10/9/2007 - Here are some great photos from Sawbill customers Kathy Pobuda and Jeff Ekstrand taken at Kawishiwi and Sawbill lakes this summer. I was impressed to see that they caught the pine marten in such a curious pose. They also captured one of the Boundary Waters' big sky and lake scapes glossed over by a copper-tinted glow from above, and a blue morning fog over flat waters. Beautiful. Thanks Kathy and Jeff! - Lee
10/7/2007 - Sawbill's own belated Oktoberfest kicked off this weekend with visiting former crew members coming from as far away as Montana and New York City. The weekend included fishing trips, venison dinners, home brews and Jack-o-lantern carving. - Lee
Jack-o-lantern styles ranged from classic to complex, such as Sawbill's duck logo, a Jimi Hendrix portrait, The Cowardly Lion and a likeness of Sawbill repeat crew member Jeff P. Greensmith.
Former crew member Alison (Behm) Bents took this photo of Hansens Clare and Carl and I while fishing in heavy fog on Alton Lake. Asleep in the bottom of the canoe, thus not pictured, is Homer, Sawbill's golden retriever.
10/6/07 - This news release from the U.S. Forest Service:
Superior National Forest Announces Changes in Wilderness Permits
Beginning in 2008, permit fees for the Boundary Waters Canoe Area Wilderness will be:
Adult per trip fee: $16.00
Youth per trip fee: $8.00
Adult Seasonal Fee Card: $64.00
Youth Seasonal Fee Card: $32.00
The fee increase was approved by the Regional Forester, acting upon the recommendation of the Eastern Region Recreation Resource Advisory Committee. This is the first increase in the Boundary Waters Canoe Area Wilderness (BWCAW) user fees in the 10 years since fees were put into effect. The basis for the increase is an adjustment for inflation (using the Consumer Price index) over the past ten years with forward projections over the next five to ten years.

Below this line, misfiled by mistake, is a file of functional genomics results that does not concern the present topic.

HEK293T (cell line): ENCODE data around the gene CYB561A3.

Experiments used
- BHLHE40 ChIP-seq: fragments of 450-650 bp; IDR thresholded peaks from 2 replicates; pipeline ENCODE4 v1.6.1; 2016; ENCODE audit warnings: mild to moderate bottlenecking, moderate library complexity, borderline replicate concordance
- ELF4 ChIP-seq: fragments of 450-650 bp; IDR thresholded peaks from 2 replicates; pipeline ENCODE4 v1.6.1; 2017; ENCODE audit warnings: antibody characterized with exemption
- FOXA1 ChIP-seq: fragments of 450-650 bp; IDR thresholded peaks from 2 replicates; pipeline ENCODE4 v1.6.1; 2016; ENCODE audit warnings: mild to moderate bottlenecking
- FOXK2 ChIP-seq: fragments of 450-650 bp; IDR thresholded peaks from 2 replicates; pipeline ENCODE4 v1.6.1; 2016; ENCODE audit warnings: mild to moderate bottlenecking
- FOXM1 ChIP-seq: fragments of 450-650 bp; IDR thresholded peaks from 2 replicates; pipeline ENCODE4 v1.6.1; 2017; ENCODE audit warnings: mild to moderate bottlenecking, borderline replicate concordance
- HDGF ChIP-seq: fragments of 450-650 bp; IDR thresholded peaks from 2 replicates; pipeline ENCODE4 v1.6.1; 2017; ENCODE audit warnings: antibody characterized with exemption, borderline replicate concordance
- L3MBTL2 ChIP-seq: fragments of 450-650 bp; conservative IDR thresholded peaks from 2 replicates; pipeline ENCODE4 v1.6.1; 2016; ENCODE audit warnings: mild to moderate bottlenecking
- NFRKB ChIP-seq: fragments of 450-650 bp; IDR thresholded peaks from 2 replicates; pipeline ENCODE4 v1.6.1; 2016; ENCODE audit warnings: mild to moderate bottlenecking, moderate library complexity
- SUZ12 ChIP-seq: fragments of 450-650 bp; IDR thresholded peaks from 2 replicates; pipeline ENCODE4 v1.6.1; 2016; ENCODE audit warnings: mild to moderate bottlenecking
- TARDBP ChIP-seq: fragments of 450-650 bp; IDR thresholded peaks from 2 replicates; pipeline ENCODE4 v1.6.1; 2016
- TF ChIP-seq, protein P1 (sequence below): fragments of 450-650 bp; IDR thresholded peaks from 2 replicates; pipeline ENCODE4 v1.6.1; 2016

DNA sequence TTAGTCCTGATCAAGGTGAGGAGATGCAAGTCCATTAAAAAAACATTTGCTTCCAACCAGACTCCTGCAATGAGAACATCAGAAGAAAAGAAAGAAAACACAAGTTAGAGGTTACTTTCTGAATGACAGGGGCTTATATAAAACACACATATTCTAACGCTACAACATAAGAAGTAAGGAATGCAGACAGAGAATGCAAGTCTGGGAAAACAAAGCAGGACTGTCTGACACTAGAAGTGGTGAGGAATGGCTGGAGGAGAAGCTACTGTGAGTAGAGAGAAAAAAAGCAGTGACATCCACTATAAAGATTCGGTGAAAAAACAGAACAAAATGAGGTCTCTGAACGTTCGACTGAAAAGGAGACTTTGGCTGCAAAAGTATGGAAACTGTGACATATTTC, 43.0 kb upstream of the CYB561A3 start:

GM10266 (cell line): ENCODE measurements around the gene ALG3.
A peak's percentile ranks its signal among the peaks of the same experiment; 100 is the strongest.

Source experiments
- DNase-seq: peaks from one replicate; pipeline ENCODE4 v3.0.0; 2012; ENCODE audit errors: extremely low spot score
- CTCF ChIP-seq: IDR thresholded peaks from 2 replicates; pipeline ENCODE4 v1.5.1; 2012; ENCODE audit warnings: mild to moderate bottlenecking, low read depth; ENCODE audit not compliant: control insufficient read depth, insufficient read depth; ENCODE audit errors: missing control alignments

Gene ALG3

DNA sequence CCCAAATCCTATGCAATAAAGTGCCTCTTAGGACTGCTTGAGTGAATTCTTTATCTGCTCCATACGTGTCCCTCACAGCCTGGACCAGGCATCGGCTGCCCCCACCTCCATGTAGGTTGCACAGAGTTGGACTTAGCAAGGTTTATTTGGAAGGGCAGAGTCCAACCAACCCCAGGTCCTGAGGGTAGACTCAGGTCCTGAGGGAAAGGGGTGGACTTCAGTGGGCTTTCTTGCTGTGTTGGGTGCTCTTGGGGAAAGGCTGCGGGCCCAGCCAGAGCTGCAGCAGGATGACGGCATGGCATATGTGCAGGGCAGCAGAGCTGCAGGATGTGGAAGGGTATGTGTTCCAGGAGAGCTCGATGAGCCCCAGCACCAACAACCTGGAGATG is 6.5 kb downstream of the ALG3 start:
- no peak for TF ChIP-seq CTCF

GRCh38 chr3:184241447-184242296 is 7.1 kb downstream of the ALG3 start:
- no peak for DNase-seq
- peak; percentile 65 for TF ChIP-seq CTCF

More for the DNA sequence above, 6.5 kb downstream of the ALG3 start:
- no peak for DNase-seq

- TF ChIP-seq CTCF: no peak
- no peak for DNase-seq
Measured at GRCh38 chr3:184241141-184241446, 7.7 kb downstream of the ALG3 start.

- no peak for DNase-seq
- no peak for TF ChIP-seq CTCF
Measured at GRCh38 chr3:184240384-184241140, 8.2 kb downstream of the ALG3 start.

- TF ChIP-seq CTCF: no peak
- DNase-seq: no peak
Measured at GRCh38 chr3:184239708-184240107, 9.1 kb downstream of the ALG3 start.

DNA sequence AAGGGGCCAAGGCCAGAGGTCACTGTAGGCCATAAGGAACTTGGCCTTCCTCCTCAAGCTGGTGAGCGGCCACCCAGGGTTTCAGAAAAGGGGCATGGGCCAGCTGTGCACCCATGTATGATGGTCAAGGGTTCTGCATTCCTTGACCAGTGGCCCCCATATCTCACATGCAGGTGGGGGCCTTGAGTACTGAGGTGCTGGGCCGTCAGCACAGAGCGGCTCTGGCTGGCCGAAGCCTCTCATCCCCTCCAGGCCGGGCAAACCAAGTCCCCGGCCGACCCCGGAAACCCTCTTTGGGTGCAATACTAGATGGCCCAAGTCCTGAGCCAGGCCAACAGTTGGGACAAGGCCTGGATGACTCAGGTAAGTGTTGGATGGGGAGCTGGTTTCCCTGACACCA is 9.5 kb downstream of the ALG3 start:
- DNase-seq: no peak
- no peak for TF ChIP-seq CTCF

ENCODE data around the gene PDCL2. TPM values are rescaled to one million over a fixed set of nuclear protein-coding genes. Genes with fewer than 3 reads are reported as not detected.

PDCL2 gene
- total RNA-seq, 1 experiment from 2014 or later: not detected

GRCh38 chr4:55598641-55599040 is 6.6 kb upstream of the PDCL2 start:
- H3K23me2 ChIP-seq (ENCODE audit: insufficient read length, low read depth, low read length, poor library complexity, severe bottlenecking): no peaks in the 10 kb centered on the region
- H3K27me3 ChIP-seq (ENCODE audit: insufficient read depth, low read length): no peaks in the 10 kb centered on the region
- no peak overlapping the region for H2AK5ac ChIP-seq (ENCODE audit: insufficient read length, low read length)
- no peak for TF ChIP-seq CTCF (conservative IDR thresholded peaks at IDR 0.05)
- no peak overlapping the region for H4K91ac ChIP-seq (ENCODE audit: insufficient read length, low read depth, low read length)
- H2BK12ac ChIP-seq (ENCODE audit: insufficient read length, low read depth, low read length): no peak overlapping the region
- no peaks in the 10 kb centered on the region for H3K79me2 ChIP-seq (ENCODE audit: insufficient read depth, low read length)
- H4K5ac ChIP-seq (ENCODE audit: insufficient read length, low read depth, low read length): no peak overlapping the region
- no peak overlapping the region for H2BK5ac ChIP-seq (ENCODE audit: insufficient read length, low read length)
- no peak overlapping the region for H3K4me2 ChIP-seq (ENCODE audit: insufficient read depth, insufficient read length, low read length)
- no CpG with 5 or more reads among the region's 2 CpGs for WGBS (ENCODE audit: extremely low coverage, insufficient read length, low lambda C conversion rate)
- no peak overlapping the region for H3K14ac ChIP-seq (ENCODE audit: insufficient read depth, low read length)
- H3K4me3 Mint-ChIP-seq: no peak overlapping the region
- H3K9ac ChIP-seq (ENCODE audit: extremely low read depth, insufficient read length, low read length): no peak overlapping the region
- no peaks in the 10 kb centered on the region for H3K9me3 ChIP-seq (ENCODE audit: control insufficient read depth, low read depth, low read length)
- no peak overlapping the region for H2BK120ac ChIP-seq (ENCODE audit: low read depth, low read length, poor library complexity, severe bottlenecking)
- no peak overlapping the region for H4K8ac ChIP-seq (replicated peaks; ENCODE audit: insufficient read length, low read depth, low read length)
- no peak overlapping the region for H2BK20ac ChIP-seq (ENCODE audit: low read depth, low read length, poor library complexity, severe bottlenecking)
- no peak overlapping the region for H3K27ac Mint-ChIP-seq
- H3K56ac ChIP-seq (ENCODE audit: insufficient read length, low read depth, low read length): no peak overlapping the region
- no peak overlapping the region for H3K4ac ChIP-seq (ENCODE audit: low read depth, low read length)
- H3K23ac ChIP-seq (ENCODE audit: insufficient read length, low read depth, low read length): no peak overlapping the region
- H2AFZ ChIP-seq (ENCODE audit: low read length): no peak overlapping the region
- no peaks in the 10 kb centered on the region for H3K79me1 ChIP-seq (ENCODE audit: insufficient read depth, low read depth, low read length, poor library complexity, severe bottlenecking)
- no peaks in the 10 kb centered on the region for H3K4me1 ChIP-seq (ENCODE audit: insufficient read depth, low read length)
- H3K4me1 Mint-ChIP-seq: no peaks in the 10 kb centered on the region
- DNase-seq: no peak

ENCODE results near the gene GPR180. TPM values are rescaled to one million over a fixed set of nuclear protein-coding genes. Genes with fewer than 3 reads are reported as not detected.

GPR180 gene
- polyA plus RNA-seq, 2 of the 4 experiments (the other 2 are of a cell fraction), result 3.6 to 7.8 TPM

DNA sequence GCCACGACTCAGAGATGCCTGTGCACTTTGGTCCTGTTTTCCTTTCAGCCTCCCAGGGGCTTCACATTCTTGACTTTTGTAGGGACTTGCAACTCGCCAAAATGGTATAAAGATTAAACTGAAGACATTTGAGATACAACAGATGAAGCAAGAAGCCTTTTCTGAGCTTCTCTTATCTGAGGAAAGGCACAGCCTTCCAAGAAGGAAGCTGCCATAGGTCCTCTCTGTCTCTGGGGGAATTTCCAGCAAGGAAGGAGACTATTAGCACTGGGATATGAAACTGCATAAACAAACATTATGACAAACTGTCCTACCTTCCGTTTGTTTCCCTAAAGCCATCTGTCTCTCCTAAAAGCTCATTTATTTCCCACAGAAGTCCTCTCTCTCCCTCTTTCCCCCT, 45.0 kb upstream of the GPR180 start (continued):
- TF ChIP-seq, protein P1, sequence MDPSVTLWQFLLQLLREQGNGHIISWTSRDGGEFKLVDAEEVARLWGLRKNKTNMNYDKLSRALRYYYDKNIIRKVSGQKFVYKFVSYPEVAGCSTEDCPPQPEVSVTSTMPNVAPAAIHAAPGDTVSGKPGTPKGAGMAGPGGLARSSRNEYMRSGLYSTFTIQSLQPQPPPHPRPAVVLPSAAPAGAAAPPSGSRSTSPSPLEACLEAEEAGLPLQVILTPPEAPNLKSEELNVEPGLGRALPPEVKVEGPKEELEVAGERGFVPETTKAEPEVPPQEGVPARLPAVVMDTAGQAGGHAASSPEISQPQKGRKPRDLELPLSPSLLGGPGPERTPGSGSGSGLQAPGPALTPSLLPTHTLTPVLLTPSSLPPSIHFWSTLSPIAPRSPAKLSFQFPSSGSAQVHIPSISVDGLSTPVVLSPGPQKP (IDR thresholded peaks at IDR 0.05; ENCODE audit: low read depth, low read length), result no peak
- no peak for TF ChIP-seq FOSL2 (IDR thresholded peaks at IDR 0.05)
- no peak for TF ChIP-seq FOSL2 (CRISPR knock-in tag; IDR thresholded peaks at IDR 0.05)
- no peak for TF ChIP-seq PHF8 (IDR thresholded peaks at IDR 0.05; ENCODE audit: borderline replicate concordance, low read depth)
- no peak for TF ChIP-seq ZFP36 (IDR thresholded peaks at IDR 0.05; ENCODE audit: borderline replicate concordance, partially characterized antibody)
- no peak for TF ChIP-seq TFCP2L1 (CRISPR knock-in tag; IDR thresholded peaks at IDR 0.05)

User fees generated through this program come directly back to the Forest and help to fund the wilderness management program, including staffing with wilderness rangers, and funding campsite and portage maintenance, permit issuance, and wilderness education programs.
BWCAW Lottery: The dates for the lottery for 2008 BWCAW permits will begin on December 1, 2007. This is a change from previous years when the lottery began in November. The lottery allows people who know their desired entry date and location well in advance, to apply for permits.
National Reservations System: The national campsite reservation website (www.reserveamerica.org) will be closed from September 29 until 9:00 am on October 17. During this time, the system is being re-designed and expanded and will be re-launched as www.rec.gov. The BWCAW reservation system will be incorporated into and accessed through this new system which also offers reservations for developed campgrounds on national forests.
10/4/07 - For the tech heads out there, this little beauty is Sawbill's newest backup generator, replacing a unit that was installed in the late 1980s. It's part of Bill's plan to maximize our energy efficiency "off the grid." He says the engine can churn out enough power to recharge, and quickly, our batteries on heavy usage days and when the solar panels just can't soak up enough of the sun's energy to keep up. Compare it with the ear protection in the bottom right corner for a scale of its size. - Lee